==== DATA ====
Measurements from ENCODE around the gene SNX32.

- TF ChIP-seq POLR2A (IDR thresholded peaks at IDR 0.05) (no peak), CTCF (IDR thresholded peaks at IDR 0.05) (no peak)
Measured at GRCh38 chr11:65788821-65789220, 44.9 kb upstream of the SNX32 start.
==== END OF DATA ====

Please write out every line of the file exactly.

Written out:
Measurements from ENCODE around the gene SNX32.

- TF ChIP-seq POLR2A (IDR thresholded peaks at IDR 0.05) (no peak), CTCF (IDR thresholded peaks at IDR 0.05) (no peak)
Measured at GRCh38 chr11:65788821-65789220, 44.9 kb upstream of the SNX32 start.